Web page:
Inhabited deserts

Inhabited deserts

Since the dawn of time, deserts have always been occupied and traveled by Man, despite the strong natural and climatic constraints that prevail there
The Sahara is one of the first settlement regions in the world
It was the cradle of a civilization of nomads and farmers who settled there or took refuge, a civilization that is disappearing with global warming and its corollary, the desertification.

The archetype of the desert is the erg, covered with sand as far as the eye can see, in majestic and moving dunes, without vegetation, permanently exposed to a blazing sun, dazzling luminosity, and swept by violent winds.

The law of the soil does not exist in the desert, it is the law of water that dictates the practices and social rites there. Wealth is water. Thanks to it, Man has been able to create islands of greenery there, oases and palm groves which symbolize its wealth, and not far from there, the traditional village, the ksar. Life has settled in these human pockets far from our globalized civilizations.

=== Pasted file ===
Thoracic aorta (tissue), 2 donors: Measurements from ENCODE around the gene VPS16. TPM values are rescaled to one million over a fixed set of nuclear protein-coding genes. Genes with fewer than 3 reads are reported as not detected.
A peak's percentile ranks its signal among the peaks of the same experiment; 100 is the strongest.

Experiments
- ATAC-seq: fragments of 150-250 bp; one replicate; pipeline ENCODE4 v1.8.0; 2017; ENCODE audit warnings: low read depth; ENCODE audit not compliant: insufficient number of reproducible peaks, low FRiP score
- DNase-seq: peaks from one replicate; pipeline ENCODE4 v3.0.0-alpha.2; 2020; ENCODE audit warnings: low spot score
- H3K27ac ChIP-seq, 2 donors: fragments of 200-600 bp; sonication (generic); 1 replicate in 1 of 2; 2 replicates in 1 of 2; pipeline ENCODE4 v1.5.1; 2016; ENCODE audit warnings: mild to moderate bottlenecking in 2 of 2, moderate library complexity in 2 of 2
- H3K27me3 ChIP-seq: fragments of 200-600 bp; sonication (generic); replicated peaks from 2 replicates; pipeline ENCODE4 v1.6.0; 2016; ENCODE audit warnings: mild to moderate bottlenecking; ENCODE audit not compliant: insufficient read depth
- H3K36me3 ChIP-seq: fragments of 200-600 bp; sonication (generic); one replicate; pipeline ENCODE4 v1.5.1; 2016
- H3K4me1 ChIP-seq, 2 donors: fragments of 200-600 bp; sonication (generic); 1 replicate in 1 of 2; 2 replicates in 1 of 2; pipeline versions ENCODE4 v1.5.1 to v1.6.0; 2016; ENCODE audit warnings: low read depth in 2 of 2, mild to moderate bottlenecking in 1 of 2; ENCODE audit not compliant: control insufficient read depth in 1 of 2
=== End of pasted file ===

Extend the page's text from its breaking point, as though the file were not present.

The desert is still inhabited by free and modest peoples, who are finding it increasingly difficult to preserve their cultural identity there.

Inhabited deserts

The desert is undoubtedly the best way to lose your bearings of space and time, to rediscover the virtues of silence and contemplation. Indefinable by nature and too often referred to in the singular, when there are so many variations such as dunes, rocks, ice, salt... cold deserts, hot deserts. The desert is a place where you have to waste time, a place that has to be earned. We cannot be in performance or virtuosity.

This series depicts the close and respectful link between Man and Nature, in an environment that is inherently so hostile to the slightest form of life.

“Inhabited Desert” exhibition, Library Sourbié, Lauzerte, March-April 2007.